After holding the potential “employee” status of Northwestern University’s grant-in-aid scholarship football players in abeyance for 16 months, the National Labor Relations Board’s decision not to assert jurisdiction left the parties still waiting for a “real” decision from the Board on the merits of whether college football players may someday be considered “employees” who can unionize under the National Labor Relations Act. The Board dismissed the representation petition filed by the College Athletes Players Association and declared “it would not promote stability in labor relations” if the football players from only one privately operated school had the ability to unionize, while many others who played for state-run schools that were not subject to NLRB jurisdiction, did not.
The ballots cast by the Northwestern football players and impounded by the Board will never be opened and counted to determine if the players had voted for or against union representation.
The Board’s refusal to act on the legal issue placed before it successfully avoided a formal answer to the question of whether the scholarship athletes are employees capable of forming a union that may be certified under federal labor law. The Board’s decision creates a roadblock on the path toward student-athlete unionization but it may not be permanent.
Does the student-athlete effort to unionize end at Northwestern?
According to Ramogi Huma, lead organizer of the Northwestern effort and President of the College Athletes Players Association, the effort to unionize student-athletes will continue. Huma stated, “This decision does not set a precedent. We still have an opportunity to unionize college sports.” Huma’s comments echo the language from the Board’s unanimous opinion.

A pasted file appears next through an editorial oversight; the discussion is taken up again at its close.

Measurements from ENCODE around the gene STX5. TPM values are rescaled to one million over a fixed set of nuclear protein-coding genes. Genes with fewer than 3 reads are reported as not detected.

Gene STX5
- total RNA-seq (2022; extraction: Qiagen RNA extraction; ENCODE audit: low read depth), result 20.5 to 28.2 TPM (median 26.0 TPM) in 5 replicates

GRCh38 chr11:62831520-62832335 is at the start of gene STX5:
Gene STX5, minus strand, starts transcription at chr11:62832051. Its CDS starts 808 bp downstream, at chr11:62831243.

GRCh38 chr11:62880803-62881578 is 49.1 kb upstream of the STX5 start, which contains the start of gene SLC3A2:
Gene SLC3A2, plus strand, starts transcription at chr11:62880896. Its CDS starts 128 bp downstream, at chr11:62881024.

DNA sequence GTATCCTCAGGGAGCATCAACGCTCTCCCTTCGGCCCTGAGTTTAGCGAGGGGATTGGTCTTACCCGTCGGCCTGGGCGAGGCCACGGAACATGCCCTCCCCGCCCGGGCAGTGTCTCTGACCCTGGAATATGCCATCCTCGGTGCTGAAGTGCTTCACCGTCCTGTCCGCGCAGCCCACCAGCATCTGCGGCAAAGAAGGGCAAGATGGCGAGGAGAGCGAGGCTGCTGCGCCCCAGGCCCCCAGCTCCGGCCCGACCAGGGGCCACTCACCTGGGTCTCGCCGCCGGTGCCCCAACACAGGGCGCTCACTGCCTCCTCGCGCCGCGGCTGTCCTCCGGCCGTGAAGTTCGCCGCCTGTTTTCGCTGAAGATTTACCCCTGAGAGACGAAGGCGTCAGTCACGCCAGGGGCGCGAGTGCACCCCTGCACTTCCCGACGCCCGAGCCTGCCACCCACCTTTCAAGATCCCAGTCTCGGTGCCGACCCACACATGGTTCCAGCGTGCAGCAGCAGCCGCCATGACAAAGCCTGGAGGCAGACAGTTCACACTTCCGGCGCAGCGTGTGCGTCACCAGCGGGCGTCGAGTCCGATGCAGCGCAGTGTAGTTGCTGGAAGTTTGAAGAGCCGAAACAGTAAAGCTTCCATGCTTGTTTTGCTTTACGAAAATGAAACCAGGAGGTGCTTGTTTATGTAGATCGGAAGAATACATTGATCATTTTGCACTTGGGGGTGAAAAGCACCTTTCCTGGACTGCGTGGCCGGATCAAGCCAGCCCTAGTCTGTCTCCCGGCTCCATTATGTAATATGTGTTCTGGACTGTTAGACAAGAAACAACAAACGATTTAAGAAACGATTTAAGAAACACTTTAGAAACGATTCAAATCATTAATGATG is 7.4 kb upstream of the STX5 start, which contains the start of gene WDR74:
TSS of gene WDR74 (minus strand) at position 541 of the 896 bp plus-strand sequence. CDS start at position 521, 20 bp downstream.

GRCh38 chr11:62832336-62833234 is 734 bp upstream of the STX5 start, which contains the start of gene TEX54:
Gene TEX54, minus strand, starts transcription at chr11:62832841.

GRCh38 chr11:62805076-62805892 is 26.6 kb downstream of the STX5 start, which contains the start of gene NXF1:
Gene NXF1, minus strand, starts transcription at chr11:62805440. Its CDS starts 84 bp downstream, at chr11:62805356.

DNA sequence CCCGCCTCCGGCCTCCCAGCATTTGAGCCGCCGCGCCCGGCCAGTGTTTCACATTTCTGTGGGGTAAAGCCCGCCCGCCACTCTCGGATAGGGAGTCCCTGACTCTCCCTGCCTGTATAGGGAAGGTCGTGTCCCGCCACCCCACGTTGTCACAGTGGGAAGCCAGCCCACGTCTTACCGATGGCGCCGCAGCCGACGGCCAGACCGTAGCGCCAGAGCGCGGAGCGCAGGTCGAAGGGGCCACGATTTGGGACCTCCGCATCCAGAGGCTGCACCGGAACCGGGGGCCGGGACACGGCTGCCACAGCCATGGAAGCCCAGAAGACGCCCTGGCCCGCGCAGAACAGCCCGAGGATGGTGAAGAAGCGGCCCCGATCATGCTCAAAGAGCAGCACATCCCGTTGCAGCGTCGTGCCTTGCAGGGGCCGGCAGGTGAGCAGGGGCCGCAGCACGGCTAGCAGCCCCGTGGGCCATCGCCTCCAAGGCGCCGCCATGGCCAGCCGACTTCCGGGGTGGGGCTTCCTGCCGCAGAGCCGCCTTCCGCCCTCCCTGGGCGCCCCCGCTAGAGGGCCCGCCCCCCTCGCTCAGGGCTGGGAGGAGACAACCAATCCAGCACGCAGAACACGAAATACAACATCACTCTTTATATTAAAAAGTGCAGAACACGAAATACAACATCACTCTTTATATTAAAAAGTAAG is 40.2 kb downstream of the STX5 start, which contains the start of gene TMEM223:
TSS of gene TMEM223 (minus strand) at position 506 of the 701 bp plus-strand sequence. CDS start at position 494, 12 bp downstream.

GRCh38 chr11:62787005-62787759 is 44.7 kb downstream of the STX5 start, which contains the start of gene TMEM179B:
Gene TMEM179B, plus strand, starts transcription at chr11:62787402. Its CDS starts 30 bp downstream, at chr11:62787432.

The Board acknowledged its decision would not preclude a reconsideration of the issue regarding student-athletes as statutory employees.
Eschewing specific guidance or examples, the Board asserted that changed circumstances relating to Northwestern’s players or FBS (Football Bowl Subdivision) football could result in future action. It also contrasted Northwestern with its prior decisions in cases involving professional sports, where it was “able to regulate all, or at least most, of the teams in the relevant league or association.” The Board stated that it would be unable to promote stability in labor relations in a league or association in which only one team was attempting to organize and seek Board involvement. Clearly, the Board’s decision left open the distinct possibility of future student-athlete representation petitions being filed on behalf of all FBS football players or those playing at private colleges and universities.
Commentators have suggested that more positive results for student-athletes may be achieved through specific litigation in the federal courts. As former Board Chairman William Gould asserted when asked about the Board’s decision,
“The action is going to shift to anti-trust.”
He refers to a pending class action anti-trust claim that seeks injunctive relief to end all NCAA restrictions on student-athlete compensation. Attorney Jeffrey Kessler, who filed the claim said, “The anti-trust cases are really…the only legal road that players have to try to vindicate their rights.”
Gould acknowledged the impediment created by the Board, concluding, “The Northwestern decision is a major setback for college athletes. But this is just the beginning of this sort of litigation.”